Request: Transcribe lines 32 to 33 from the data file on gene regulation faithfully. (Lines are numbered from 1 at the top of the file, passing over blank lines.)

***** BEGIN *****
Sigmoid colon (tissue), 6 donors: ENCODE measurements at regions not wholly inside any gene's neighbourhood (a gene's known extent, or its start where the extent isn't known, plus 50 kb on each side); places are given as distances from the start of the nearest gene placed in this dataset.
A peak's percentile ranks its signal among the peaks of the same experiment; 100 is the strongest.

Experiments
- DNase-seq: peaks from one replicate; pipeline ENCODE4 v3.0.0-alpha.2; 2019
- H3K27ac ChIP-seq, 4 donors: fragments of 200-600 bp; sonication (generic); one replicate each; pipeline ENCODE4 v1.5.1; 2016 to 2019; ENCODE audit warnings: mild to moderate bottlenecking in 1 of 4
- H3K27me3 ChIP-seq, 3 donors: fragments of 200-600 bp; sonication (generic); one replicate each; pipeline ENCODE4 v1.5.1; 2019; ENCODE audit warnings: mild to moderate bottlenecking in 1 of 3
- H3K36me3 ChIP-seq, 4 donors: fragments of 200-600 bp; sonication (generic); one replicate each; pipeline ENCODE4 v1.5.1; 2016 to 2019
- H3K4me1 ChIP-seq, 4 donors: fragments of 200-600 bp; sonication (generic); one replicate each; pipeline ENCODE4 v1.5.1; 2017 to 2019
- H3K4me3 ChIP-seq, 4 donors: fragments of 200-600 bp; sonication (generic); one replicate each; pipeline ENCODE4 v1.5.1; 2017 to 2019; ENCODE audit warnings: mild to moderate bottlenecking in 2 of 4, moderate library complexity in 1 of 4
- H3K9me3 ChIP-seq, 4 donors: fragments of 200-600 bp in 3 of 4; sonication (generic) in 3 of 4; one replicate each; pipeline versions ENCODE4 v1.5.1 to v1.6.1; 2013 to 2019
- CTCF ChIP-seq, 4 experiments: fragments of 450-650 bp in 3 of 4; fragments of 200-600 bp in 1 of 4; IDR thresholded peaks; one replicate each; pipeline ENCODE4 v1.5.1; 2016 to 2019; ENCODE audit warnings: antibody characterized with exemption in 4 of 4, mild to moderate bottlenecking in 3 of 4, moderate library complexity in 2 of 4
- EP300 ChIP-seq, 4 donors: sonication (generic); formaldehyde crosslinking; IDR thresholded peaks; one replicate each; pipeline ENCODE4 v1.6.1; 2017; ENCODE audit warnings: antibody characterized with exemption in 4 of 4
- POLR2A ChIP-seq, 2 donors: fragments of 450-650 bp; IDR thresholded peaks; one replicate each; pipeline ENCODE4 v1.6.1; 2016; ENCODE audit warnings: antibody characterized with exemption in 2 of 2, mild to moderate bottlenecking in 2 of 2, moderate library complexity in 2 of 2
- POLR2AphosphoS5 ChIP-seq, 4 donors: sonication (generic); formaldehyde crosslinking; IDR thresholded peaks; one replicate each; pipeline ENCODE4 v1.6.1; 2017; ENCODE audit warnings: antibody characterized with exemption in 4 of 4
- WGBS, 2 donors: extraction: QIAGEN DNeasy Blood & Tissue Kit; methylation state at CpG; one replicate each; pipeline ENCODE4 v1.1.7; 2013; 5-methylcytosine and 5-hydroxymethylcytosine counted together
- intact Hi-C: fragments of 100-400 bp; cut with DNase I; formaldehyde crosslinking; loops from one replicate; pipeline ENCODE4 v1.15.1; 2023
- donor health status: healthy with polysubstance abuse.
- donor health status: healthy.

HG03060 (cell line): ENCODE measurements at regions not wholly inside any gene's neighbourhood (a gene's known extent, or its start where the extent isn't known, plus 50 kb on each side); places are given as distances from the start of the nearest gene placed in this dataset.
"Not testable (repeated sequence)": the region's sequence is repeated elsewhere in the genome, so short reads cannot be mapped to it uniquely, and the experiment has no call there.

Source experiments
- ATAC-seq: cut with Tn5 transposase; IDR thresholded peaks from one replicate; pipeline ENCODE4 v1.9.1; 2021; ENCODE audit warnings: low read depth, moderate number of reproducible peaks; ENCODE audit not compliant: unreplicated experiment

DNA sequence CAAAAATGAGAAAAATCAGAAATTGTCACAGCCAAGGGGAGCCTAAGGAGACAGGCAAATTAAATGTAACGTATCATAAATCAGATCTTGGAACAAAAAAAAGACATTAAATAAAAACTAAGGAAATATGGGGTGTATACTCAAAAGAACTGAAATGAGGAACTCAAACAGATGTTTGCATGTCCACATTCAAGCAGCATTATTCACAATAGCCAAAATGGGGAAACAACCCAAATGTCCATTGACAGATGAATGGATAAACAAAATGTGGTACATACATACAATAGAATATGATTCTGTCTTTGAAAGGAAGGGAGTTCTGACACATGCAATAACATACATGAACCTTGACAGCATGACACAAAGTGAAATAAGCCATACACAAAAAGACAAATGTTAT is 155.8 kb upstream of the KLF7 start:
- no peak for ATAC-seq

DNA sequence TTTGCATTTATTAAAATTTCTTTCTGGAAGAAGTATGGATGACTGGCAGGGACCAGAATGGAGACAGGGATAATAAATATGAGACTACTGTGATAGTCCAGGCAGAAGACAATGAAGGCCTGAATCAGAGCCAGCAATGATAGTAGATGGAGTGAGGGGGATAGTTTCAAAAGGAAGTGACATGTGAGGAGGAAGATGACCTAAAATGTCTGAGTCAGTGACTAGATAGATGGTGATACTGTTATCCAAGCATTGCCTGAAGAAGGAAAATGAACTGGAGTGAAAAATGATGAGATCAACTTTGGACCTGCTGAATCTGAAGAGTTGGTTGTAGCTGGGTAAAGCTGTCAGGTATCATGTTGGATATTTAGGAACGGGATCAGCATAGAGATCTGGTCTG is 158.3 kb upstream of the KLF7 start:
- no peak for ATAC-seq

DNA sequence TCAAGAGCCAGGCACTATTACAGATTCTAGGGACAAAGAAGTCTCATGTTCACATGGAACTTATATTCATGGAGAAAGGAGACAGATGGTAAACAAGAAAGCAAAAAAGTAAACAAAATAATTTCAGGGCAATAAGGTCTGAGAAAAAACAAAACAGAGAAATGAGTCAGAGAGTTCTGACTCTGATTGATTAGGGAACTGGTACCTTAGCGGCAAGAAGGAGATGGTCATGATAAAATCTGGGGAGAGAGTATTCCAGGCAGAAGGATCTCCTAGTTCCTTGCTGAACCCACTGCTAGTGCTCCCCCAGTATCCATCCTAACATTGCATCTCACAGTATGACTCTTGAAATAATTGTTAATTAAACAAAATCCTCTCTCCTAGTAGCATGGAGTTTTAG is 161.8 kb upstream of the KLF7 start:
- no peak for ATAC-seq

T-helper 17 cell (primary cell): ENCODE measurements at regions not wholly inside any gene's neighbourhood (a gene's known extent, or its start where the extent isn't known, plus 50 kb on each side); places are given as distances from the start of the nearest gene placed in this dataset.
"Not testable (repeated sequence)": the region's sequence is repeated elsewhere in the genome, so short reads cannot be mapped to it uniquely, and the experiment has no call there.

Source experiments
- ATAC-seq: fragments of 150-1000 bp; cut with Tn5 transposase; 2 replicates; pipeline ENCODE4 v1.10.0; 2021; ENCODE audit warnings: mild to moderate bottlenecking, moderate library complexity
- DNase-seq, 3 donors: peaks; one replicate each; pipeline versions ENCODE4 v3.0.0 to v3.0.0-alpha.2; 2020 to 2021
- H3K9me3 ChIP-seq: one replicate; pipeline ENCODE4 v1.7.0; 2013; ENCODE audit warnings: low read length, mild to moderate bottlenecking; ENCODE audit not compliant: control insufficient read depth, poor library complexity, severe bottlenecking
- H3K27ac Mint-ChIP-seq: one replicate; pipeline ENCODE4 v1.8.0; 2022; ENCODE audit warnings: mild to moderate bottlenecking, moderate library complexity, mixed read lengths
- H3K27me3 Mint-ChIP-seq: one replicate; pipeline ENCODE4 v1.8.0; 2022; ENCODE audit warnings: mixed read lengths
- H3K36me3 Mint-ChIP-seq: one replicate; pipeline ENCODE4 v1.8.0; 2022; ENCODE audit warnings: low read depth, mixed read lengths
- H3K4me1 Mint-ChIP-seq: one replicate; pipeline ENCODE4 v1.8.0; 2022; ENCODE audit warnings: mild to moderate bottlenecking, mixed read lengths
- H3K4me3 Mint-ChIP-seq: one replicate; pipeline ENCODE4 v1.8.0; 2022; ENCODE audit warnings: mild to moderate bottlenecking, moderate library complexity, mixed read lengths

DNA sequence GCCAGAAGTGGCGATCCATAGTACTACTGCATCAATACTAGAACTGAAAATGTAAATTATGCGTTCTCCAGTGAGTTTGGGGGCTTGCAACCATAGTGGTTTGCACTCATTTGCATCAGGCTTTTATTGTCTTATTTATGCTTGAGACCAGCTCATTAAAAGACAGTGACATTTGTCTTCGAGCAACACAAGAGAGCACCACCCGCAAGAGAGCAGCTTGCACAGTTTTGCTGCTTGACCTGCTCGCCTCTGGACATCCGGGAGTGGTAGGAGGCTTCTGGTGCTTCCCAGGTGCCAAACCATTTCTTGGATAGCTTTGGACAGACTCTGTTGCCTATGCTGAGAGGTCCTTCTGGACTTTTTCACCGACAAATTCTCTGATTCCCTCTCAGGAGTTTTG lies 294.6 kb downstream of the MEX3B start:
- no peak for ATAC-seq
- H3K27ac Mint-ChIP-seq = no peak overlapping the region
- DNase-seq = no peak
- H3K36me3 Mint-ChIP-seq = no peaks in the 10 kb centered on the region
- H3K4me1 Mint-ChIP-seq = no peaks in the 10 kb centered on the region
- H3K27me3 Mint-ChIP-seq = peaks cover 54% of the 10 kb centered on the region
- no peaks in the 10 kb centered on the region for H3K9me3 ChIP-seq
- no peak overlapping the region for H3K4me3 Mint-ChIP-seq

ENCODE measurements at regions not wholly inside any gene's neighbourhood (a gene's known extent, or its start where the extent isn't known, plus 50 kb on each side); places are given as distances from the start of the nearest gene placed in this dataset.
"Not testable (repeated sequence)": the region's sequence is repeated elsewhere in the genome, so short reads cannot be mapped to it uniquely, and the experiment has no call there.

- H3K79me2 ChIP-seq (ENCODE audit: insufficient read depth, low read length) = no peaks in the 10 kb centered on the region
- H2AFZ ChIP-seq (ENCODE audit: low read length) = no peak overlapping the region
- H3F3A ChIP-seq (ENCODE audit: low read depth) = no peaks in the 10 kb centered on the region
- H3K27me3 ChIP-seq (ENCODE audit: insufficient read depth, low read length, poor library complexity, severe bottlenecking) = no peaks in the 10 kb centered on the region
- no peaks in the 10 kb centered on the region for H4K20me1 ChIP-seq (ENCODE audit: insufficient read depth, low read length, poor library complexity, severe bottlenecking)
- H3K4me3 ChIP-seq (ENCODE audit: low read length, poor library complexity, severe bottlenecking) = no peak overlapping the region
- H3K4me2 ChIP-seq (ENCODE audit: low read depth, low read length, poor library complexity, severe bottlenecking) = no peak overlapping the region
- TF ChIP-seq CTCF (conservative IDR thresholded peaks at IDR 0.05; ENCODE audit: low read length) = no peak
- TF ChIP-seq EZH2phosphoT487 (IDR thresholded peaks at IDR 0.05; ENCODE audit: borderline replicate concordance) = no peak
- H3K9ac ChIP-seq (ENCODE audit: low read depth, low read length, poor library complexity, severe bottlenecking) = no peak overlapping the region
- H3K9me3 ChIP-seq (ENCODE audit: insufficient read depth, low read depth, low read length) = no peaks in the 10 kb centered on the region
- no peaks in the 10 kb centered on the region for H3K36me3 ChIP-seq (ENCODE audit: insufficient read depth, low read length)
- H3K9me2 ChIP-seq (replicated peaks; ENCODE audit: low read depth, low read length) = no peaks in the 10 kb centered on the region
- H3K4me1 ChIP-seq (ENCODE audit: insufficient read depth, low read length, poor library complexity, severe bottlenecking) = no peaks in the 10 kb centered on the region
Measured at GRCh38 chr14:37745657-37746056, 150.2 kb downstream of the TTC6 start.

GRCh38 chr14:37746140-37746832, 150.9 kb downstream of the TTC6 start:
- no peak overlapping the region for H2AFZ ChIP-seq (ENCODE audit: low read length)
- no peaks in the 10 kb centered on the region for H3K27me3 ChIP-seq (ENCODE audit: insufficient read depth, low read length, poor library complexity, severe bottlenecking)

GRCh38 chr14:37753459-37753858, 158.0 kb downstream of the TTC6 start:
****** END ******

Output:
- ATAC-seq: fragments of 150-1000 bp; cut with Tn5 transposase; 2 replicates; pipeline ENCODE4 v1.10.0; 2021; ENCODE audit warnings: mild to moderate bottlenecking, moderate library complexity
- DNase-seq, 3 donors: peaks; one replicate each; pipeline versions ENCODE4 v3.0.0 to v3.0.0-alpha.2; 2020 to 2021